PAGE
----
Disaster medical response - DMAT and MRC
In addition to immediate loss of life and injuries caused by a disaster—natural or man-made (eg, war, terrorism}—mass disruption of the local infrastructure and relocation of a large segment of the population pose ongoing threats to health.
Volunteers are more effective when they are part of an organized response and are trained in disaster medicine and public health.

Medical Reserve Corps :
The Medical Reserve Corps (MRC) is a program started by the federal government after the terrorist attacks of September 11, 2001. It is part of the Citizen Corps, which is one component of the USA Freedom Corps (www.usafreedomcorps.gov). The
purpose of the MRC is to organize local groups of medical and public health professionals to prepare for and respond to local and national emergency needs. Physicians interested in joining a local MRC can check on the MRC home page
www.medicaireservecorps.gov) to see if one has been organized their area.

Disaster Medical Assistance Teams :
Disaster Medical Assistance Teams (DMATs) are part of the National Disaster Medical System, under the auspices of the Department of Homeland Security. The role of these teams is to provide medical care in a disaster area.As stated in DMAT promotional material, "DMATs deploy to disaster sites with sufficient supplies and equipment to sustain themselves for a period of 72 hours while providing medical care at a fixed or temporary medical care site." In incidents with large numbers of casualties, DMATs responsibilities include "triaging patients, providing high-quality medical care despite the adverse and austere environment often found at a disaster site, and preparing patients for evacuation."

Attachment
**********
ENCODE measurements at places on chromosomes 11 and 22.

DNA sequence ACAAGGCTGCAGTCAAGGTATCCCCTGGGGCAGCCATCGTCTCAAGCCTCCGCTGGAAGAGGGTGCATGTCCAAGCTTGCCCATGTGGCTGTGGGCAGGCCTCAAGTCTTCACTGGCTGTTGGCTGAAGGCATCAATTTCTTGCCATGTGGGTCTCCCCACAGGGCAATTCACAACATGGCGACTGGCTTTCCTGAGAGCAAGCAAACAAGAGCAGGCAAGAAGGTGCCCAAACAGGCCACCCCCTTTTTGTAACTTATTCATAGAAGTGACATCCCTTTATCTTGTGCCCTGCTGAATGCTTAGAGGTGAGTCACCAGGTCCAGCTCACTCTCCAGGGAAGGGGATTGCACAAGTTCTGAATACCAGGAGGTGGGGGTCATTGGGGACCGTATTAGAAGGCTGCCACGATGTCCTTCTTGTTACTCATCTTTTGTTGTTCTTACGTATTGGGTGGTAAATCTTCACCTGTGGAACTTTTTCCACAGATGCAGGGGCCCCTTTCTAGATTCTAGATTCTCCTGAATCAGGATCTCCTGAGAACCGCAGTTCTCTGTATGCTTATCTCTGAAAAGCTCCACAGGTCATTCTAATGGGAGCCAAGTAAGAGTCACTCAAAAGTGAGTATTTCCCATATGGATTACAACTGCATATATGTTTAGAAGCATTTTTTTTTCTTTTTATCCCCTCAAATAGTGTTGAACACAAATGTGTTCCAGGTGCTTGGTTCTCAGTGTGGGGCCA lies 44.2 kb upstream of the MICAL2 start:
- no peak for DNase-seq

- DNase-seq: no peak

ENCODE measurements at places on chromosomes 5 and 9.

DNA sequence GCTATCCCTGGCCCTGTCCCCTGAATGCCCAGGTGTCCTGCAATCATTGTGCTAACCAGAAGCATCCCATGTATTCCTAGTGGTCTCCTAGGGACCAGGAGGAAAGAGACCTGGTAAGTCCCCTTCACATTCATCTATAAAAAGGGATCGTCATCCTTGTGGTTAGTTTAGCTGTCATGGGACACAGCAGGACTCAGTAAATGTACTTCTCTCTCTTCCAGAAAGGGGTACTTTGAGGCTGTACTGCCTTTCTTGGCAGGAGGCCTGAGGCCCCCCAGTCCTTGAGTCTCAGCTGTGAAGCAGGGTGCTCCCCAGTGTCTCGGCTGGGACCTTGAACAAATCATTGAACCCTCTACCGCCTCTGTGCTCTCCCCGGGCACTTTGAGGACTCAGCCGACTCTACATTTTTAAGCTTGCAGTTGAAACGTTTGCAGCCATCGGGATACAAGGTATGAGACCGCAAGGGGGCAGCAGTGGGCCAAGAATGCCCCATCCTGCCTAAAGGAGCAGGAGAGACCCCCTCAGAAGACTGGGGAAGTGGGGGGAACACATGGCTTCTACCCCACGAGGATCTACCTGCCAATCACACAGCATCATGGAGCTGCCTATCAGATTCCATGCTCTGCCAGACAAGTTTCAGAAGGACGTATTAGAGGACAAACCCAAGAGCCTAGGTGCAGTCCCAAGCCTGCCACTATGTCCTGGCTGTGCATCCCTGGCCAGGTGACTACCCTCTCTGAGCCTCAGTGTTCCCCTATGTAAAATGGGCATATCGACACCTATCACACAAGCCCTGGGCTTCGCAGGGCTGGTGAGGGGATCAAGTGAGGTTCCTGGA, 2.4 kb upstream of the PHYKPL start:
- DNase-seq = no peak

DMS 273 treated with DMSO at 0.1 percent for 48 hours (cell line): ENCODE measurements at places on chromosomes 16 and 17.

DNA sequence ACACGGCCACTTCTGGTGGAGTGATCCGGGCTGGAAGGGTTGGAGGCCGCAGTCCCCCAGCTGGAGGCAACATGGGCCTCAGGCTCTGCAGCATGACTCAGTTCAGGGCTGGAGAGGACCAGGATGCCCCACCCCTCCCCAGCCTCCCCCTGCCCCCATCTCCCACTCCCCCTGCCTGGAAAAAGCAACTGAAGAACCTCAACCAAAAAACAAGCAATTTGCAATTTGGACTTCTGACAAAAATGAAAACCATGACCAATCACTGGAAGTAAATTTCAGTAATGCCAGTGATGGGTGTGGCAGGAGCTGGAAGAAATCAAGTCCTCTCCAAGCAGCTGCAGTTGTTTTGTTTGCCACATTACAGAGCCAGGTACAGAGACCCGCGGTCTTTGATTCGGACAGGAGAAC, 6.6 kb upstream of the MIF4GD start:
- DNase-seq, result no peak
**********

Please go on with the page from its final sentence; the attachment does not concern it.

DMATs may also provide primary medical care or may augment overloaded local health care staffs. DMATs are organized by a local sponsor—a medical center, local public health agency, or a nonprofit organization. The responsibilities of the sponsor
include recruiting DMAT team members, training, and organizing the dispatch of team members if called upon. Members of DMATs become temporary federal employees when deployed; this provides them liability protection through the Federal Tort Claims Act. In addition, professional licenses of federal employees are recognized by states, freeing DMAT team members from state licensing concerns.The NDMS has 10 regional offices (detailed at www.oep-ndms.dhhs.gov/region_l.html)
where information can be found about existing DMAT teams and how to form a team. The DMAT home page is www.oep-ndms.dhhs.gov/dmat.html.
  • Solidarity staffing (eg deployments to/from other jurisdictions)
  • Physicians - Emergency
  • Public Health Workers
This article explains the innovation that organized response teams can bring during disasters in the US.
  • Emergency Medical Services
Members of DMATs become temporary federal employees when deployed; this provides them liability protection through the Federal Tort Claims Act.
Formal Strategy
Campos-Outcalt, D. (2006). Disaster medical response: maximizing your effectiveness. The Journal of Family Practice, 55(2), 113
Doug Campos-Outcalt
United States
Published Literature

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